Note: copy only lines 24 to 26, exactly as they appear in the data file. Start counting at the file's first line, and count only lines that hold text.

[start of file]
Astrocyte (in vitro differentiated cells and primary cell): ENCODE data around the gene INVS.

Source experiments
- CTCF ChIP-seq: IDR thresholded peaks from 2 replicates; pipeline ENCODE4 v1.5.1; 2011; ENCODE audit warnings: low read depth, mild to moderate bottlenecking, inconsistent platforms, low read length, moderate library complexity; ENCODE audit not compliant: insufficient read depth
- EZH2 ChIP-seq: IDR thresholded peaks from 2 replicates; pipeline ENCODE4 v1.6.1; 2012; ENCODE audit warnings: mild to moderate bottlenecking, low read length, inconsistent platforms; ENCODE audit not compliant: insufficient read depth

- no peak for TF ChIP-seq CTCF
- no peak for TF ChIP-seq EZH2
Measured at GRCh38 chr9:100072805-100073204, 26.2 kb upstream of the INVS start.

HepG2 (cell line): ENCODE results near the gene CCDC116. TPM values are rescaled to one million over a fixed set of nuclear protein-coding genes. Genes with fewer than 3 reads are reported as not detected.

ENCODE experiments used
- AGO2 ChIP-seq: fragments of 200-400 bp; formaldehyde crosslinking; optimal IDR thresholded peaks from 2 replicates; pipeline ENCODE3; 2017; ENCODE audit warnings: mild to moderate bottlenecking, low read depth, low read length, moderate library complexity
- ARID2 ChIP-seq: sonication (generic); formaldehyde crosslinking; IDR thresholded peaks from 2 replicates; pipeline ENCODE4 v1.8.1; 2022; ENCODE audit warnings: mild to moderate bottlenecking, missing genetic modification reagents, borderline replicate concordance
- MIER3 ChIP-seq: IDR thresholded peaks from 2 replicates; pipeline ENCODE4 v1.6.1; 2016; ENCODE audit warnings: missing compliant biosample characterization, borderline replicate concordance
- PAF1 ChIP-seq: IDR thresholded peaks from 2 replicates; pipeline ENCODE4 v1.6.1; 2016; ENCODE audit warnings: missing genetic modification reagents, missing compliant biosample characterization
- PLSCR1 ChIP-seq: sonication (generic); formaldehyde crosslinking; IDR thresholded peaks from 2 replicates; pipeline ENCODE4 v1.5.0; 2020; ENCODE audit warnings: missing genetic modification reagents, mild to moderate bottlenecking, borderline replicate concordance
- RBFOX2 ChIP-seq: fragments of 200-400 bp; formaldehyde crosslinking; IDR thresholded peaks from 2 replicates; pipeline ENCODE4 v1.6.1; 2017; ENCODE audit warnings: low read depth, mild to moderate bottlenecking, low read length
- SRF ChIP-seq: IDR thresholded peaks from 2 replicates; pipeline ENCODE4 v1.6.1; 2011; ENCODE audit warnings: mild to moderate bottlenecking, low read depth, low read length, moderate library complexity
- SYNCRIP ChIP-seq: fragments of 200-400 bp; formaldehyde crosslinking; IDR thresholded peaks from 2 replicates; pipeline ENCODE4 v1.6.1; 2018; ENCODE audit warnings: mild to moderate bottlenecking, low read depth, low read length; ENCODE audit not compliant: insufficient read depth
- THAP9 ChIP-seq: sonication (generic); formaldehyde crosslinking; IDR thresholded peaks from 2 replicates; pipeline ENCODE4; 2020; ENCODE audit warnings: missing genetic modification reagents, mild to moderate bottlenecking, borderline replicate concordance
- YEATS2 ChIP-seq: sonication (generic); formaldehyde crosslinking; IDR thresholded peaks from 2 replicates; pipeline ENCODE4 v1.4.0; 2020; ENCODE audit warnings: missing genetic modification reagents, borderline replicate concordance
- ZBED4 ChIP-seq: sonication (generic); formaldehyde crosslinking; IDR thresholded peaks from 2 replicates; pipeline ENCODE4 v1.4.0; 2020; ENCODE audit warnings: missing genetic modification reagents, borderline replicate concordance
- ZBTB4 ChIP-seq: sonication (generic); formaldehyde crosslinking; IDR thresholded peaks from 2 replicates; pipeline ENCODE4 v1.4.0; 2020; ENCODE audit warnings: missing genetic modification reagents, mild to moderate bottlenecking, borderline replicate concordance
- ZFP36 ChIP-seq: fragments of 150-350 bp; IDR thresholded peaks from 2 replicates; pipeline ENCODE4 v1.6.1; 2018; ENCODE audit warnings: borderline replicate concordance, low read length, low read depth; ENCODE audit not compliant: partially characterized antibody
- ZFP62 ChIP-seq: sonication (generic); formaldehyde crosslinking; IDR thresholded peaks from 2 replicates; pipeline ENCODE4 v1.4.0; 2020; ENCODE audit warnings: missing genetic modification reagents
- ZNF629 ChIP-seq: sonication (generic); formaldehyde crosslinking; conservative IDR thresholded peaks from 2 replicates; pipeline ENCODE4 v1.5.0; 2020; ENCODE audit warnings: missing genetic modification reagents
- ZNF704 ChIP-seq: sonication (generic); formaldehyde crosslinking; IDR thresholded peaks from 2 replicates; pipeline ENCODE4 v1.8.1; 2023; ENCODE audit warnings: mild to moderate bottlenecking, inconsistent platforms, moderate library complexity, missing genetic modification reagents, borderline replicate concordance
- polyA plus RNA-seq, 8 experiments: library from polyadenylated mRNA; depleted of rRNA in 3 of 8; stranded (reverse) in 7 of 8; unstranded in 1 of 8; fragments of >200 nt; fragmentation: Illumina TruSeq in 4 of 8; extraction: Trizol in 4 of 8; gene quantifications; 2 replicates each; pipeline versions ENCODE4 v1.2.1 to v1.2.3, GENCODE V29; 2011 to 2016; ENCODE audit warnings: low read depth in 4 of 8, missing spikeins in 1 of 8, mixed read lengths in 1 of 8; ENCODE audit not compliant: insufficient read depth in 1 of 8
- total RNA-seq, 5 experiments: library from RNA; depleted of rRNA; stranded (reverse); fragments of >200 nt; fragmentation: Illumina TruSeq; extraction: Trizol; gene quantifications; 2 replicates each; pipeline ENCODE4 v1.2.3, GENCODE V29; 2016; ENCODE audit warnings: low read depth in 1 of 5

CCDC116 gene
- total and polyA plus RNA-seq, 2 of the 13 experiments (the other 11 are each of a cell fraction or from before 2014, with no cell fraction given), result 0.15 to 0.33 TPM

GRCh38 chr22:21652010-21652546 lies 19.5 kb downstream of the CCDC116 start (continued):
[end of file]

- ZNF629 ChIP-seq: sonication (generic); formaldehyde crosslinking; conservative IDR thresholded peaks from 2 replicates; pipeline ENCODE4 v1.5.0; 2020; ENCODE audit warnings: missing genetic modification reagents
- ZNF704 ChIP-seq: sonication (generic); formaldehyde crosslinking; IDR thresholded peaks from 2 replicates; pipeline ENCODE4 v1.8.1; 2023; ENCODE audit warnings: mild to moderate bottlenecking, inconsistent platforms, moderate library complexity, missing genetic modification reagents, borderline replicate concordance
- polyA plus RNA-seq, 8 experiments: library from polyadenylated mRNA; depleted of rRNA in 3 of 8; stranded (reverse) in 7 of 8; unstranded in 1 of 8; fragments of >200 nt; fragmentation: Illumina TruSeq in 4 of 8; extraction: Trizol in 4 of 8; gene quantifications; 2 replicates each; pipeline versions ENCODE4 v1.2.1 to v1.2.3, GENCODE V29; 2011 to 2016; ENCODE audit warnings: low read depth in 4 of 8, missing spikeins in 1 of 8, mixed read lengths in 1 of 8; ENCODE audit not compliant: insufficient read depth in 1 of 8